Skip to content


While this contributing guide is for GitHub employees, all contributions from the community are welcome.

Decision process for adding new styles


Components are frequently used visual patterns we've abstracted into a set of convenient styles, that would be otherwise difficult to achieve with utilities and layout objects.

Decisions to add new components are made on a case-by-case basis, with help from the GitHub Design Systems team. Some questions that we use to guide these decisions include:

  • How often is this pattern used across the site?
  • Could these styles be achieved with existing components, objects, and utilities?
  • If your design is difficult to compose with current styles, does this highlight problems with existing components (such as overly-specific components, or missing objects and utilities)?
  • Is this a totally new pattern or should it be an extension of an existing component?
  • How is this pattern being implemented currently - have you identified problems with it’s current implementation that can be improved with adding a new pattern?
  • Is the desire for this new pattern a side-effect of lacking documentation or misunderstanding of use with current styles?
  • Are there special factors that need to be considered as to why the this pattern needs it’s own styles? Such legal issues, usability issues, or branding and trademarks?
  • Is this something that would be better handled by other front-end code rather than CSS?
  • Every new addition of CSS means we ask our users to download a larger CSS file, and we increase the maintenance work of our CSS framework. Does the convenience of adding these new styles outweigh those costs?

Objects and utilities

Many of the same questions can be applied to objects and utilities, however the purpose of these styles is different:

  • Objects aren't concerned with thematic styles. They are for common display and positioning styles we find in page layouts and common content types.
  • Utilities do one thing well and one thing only. These styles are immutable and therefore often use the !important tag. For this reason we aim not to change the properties of utilities very often. They often form the building blocks of our pages and when we introduce new ones we need to do so with care as we'll likely need to live with these styles for a long time. When assessing whether there is a need to add a new utility, consider these additional questions:
    • How does this new utility fit within our existing set of utilities? If it is an addition to an existing set then it should follow the same naming convention.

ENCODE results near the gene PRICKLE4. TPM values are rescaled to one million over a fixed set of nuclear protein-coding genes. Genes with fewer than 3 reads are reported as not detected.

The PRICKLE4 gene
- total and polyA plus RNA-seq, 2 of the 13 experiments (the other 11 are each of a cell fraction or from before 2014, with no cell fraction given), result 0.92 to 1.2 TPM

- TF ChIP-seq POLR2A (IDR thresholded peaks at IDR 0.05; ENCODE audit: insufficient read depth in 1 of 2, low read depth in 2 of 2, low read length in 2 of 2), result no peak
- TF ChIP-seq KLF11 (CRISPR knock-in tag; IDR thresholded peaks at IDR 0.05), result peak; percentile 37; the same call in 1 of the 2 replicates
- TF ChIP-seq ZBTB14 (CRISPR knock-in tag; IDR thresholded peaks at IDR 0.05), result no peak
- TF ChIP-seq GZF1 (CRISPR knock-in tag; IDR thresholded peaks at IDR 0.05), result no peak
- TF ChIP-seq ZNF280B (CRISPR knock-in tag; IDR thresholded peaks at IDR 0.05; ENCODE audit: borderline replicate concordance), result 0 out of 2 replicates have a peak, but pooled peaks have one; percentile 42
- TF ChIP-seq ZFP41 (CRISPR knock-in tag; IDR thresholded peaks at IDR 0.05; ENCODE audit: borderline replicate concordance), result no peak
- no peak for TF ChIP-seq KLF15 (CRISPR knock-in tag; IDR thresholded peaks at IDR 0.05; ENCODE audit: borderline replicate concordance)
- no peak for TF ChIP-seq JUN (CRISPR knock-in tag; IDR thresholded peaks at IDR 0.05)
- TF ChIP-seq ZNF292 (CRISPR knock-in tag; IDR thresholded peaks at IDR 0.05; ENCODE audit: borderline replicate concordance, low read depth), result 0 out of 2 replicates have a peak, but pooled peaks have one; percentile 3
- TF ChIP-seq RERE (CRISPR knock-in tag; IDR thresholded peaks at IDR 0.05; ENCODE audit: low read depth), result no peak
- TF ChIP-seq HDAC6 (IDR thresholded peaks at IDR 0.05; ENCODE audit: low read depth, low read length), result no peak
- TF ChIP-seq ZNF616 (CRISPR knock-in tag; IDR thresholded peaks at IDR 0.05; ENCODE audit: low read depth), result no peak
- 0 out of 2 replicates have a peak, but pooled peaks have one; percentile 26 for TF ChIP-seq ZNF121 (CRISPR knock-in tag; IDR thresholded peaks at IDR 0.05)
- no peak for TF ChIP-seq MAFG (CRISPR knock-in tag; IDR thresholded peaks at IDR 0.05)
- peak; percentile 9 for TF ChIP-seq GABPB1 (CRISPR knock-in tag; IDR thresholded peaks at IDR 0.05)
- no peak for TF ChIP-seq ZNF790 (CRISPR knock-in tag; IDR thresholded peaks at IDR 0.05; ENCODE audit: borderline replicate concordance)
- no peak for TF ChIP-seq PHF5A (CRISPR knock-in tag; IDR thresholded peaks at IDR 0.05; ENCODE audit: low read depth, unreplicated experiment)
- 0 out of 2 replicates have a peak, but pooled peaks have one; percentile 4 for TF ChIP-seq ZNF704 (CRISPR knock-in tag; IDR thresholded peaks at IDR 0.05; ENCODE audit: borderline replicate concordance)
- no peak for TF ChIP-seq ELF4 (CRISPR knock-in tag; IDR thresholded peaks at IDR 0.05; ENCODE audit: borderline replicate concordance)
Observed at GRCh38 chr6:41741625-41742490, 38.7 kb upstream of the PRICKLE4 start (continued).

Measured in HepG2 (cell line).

• Is it for a property that would likely need to be changed at different breakpoints? If so it may need responsive options.
    • If this style is part of a family of properties, do we need to consider adding the full set? Reasons for adding a full set could be that the other property values are often used, or that there would be a need to switch the property on and off (such as display or visibility).
    • Does introducing this new utility cause any clashes or potential confusion with the use of existing utilities? If so, what steps can we take to avoid those issues.
    • Does the utility have a connection with a set of variables? If so do the corresponding variables need to be updated?

Step-by-step instructions for adding new styles

Step 1: Open an issue

It's usually better to open an issue before investing time in spiking out a new pattern. This gives the design systems team a heads up and allows other designers to share thoughts. Here's an outline of what's helpful to include in a new style issue:

  1. What the pattern is, and how it's being used on Post screenshots and/or URLs whenever possible. If you need help identifying where the pattern is used, call that out in the issue.
  2. Why you think a new pattern is needed (this should answer the relevant questions above).
  3. If you intend to work on these new styles yourself, let us know what your timeline and next steps are. If you need help and this is a dependency for shipping another project, please make that clear here and what the timeline is.
  4. Add the appropriate label(s):
    • Type: Enhancement for new styles
    • Type: Bug Fix for—you guessed it!—bug fixes
    • Type: Polish for refactors of existing styles
    • Type: Breaking Change for any change that removes CSS selectors or SCSS variables

Step 2: Design and build the new styles

  • You may want to explore the visual design for a new component before spiking it out in code. If so, continue in the issue and post your design mockups. Using our CodePen template could also be a good option, it pulls in Primer CSS so you can explore options in isolation before jumping into production code.
  • When you're ready, spike out a branch and build out your new component, object, or utilities according to the style guide principles, ensuring you follow our naming convention for each of the styles.